Wednesday, January 8, 2014

Why David Brooks is Wrong

If you'd asked me last year about David Brooks' column about weed, I would have defended it. Now I won't. Forget that the warnings Brooks sounds against marijuana are false, and forget the argument that Brooks can't consistently oppose weed but not alcohol. That's all true, but the thing most worth opposing is what comes at the end:
In healthy societies government wants to subtly tip the scale to favor temperate, prudent, self-governing citizenship. In those societies, government subtly encourages the highest pleasures, like enjoying the arts or being in nature, and discourages lesser pleasures, like being stoned.
First, I want to fight against what I'm tempted to say here. David Brooks isn't just making stuff up when he writes this. The "higher pleasures" are not, pace me, an invention of conservatives to make sure the rest of us have less fun; they're an important part of human life. There is a difference between the higher and lower parts of our nature—there's a difference between things like hiking, listening to Mozart and having kids on the one hand; and drunkenness, casual sex, smoky bars, and poker on the other. It takes a real lack of imagination not to see that. Pretending that it's just a matter of chocolate and vanilla ice cream will blind you to the real importance that the choice between celestial and earthly pleasures have in human beings' lives.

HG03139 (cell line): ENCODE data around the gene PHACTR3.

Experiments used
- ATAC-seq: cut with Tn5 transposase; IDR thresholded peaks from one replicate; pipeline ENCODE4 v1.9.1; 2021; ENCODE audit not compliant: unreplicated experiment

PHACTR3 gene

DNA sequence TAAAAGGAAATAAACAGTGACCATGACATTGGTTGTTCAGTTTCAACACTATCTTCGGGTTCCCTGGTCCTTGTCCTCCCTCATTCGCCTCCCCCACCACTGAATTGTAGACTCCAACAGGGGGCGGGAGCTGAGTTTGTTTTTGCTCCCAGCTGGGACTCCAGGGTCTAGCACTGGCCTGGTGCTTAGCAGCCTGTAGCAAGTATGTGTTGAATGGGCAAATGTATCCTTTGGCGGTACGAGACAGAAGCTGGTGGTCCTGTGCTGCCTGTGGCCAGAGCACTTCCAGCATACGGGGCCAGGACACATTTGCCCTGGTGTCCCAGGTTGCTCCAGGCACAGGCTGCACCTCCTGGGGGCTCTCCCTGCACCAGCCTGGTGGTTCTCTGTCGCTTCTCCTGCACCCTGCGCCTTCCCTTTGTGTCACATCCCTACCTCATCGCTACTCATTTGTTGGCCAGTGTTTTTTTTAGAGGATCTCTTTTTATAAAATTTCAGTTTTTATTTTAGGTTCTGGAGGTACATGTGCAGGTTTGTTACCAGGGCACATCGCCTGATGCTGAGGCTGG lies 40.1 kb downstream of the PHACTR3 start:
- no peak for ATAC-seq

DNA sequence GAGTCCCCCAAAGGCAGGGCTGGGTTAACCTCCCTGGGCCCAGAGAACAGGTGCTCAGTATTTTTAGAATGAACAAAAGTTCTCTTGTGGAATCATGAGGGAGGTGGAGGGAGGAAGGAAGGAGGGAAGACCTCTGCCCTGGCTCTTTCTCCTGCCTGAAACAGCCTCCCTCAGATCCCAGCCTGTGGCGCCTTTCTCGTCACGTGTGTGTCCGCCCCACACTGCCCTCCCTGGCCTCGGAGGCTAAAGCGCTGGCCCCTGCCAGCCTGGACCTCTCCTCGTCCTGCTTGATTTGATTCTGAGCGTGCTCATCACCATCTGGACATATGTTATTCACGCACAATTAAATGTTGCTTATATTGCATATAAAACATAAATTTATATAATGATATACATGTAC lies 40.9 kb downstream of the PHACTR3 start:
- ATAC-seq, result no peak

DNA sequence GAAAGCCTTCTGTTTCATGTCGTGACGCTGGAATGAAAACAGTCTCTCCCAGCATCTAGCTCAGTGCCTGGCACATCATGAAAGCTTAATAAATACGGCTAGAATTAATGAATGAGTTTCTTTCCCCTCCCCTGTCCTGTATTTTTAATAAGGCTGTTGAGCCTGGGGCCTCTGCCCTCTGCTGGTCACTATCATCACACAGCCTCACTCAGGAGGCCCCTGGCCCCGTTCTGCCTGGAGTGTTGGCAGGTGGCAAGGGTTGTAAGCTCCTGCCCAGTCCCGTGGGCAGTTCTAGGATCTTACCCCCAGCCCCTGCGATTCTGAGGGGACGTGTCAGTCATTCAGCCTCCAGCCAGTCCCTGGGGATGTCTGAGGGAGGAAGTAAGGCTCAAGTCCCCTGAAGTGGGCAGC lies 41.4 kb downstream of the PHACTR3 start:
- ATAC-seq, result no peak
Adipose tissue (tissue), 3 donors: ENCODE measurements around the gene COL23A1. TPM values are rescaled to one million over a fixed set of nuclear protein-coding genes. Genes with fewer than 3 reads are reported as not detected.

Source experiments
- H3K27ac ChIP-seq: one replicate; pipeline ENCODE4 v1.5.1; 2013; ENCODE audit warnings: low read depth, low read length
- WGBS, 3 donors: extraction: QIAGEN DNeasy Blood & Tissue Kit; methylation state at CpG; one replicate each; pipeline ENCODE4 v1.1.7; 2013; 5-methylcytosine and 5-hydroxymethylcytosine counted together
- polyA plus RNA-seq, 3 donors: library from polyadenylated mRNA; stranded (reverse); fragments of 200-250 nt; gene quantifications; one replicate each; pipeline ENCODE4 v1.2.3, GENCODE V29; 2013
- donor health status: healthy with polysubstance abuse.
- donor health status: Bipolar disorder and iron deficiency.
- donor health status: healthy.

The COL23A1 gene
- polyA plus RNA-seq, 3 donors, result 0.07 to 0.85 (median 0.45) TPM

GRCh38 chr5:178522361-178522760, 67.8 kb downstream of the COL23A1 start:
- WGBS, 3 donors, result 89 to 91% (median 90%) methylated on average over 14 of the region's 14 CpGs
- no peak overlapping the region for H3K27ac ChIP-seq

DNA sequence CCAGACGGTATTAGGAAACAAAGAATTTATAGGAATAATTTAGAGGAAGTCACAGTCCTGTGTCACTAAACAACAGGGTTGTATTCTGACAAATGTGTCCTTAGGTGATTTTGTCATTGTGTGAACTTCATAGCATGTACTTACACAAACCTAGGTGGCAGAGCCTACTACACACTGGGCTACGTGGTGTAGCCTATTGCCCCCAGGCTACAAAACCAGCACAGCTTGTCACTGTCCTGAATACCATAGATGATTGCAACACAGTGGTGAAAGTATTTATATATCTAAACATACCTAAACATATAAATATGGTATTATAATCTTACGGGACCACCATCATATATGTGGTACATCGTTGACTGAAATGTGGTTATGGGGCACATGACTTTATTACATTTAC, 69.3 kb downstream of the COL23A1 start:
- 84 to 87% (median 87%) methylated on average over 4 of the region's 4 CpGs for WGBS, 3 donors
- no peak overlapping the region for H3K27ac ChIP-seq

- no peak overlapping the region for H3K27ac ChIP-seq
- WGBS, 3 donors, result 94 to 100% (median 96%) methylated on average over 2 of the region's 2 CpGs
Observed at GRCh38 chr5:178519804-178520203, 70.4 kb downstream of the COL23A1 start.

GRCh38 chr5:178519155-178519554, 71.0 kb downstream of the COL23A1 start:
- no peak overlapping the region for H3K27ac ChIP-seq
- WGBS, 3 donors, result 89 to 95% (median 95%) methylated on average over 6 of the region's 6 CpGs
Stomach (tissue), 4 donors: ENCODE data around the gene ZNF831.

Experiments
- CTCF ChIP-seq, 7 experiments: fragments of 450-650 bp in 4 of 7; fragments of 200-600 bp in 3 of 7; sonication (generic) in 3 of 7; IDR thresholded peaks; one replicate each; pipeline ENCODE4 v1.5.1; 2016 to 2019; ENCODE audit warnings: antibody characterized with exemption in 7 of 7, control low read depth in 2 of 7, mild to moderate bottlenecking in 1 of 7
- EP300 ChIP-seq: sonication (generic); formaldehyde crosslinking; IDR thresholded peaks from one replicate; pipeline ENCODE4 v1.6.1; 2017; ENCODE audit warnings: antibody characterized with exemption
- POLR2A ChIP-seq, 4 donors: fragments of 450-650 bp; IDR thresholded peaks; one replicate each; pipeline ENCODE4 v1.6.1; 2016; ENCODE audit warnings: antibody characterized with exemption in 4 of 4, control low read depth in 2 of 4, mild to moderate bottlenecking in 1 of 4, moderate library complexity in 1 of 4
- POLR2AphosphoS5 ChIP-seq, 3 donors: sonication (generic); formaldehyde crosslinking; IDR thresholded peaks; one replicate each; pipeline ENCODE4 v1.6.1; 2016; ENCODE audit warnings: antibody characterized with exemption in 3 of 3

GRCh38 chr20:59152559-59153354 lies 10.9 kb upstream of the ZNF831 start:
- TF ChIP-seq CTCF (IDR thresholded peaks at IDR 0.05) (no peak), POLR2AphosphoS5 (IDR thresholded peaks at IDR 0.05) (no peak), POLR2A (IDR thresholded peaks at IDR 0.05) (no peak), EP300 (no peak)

On the other hand, that doesn't count for much morally speaking. It's one thing to recognize a fundamental difference in the way that humans treat their pleasures. It's another to claim that we're better people if we're more into heavenly delight than earthy glee. What ever happened to treating each other well? Pleasure is something that happens in our innermost souls; luckily for all of us, though, we're really only accountable for the stuff we do to other people. High and low pleasures are like Japan and France: different countries, but citizens of one aren't inherently better because they live there. I've met a bunch of people who think they're on the right track because they study Greek and never say fuck or drink. Nuts.

File:Temptation of Christ.jpg
"And no wonder, for even Satan fashions himself into an angel of light." 

Sometimes, though, this way of looking at things runs strongly against our intuitions. How can it be that the higher pleasures aren't preferable to the lower? I have a hard time with this too sometimes, especially after walking through an alcohol- and condom-drenched college dorm. But then I remember: Bach's music, which is lovely to me, was even lovelier to the Nazis, who put it on at all their rallies. Gladiator matches were like artful bullfights: splendid and noble. Torquemada listened to exquisite polyphony in church, and his heart must have been often raised to the heavens by perfectly executed altarpieces. In other words, a lot of good people do filthy things and are no less good for it, and a lot of evil people do beautiful things without cleaning an ounce of moral grime from their hands. So there is a difference between the high and the low, but it doesn't mean much. And there's an awfully weak case to be made for the government steering us towards one over the other.

1 comment:

Douglas said...

Am I alone in being at least as disturbed by Brooks's reasoning of "the government cultivating the right kind of citizen" with higher pleasures as I am by the implict moral judgement on people who like the "wrong kind of pleasures"(a category that includes a very large number of the best people I know)?